Understanding the phenotypic and genetic mechanisms of plant-plant interactions

  • Gina Alessandra Garzon Martinez

Traethawd ymchwil myfyriwr: Traethawd Ymchwil DoethurolDoethur mewn Athroniaeth


In natural and agricultural environments, one of the key stresses that plants face is competition from neighbours. Plant-plant interaction is a dynamic and multiple process that involves numerous changes in morphology, physiology and
reproductive success (fitness). The mechanisms pertaining to competition and its interaction with other stresses are poorly understood yet could have important implications for breeding and crop management. Using a set of
Recombinant Inbred Lines derived from an Arabidopsis multiple advanced generation intercross (MAGIC), morphological and fitness traits were compared under competitive and non-competitive conditions, as well as under different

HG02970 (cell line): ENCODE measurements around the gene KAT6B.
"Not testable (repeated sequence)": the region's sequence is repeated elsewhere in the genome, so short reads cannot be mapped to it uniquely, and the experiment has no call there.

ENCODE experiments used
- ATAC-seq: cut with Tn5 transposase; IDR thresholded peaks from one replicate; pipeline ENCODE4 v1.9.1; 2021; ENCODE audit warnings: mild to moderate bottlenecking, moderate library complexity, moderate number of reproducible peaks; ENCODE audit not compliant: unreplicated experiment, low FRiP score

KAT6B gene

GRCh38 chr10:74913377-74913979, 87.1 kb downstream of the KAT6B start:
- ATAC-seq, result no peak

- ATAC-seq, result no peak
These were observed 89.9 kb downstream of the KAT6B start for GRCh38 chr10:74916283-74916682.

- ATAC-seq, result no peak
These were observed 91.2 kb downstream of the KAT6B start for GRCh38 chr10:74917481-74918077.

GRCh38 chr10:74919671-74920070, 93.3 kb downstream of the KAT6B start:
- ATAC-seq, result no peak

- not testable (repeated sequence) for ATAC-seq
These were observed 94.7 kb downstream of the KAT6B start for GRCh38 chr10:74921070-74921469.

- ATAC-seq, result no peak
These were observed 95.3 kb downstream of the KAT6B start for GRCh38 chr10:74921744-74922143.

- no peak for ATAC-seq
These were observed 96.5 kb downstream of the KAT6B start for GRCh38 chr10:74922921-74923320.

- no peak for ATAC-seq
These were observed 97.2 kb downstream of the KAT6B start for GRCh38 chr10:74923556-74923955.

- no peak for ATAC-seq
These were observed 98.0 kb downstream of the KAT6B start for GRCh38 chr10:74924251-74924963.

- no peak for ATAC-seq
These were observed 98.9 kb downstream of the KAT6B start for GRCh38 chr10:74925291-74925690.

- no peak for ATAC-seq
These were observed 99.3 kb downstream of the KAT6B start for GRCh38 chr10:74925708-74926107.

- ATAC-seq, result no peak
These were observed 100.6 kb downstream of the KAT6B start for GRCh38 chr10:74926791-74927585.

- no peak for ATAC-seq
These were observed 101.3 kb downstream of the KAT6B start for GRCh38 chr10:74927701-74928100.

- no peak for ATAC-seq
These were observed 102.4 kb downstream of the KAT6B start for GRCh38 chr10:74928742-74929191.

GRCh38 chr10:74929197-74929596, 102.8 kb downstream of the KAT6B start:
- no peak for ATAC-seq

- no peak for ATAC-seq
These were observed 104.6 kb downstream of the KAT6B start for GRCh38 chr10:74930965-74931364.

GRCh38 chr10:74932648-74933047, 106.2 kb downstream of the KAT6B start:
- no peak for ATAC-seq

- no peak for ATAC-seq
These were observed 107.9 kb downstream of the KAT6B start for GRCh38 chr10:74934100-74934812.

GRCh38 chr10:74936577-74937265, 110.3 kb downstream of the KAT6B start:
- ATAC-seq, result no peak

nutrient conditions. QTL mapping analysis was used to link phenotypic variation with different genomic regions. Competition and its combination with nitrogen availability decreased plant size and lateral branching, which is correlated with
reduced fruit number. QTL mapping found one potential QTL region related with fitness under competitive scenarios and one region associated with competitive ability. However, different QTL regions were found when competition was
combined with nitrogen availability. A strong QTL region was found for the ERECTA allele, which results in a semi-dwarf genotype. An independent test of the er mutation was associated with higher collective productivity under
competition and nutrient deficiency scenarios. The results of this study showed the complex and dynamic genetic response of competition. Increased density and nutrient availability clearly trigger different molecular mechanisms
associated with the phenotypic variation of several traits. Potential candidate genes identified in this study will help to decipher the molecular basis of plantplant interactions
Dyddiad Dyfarnu2019
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  • Prifysgol Aberystwyth
GoruchwyliwrJohn Doonan (Goruchwylydd)

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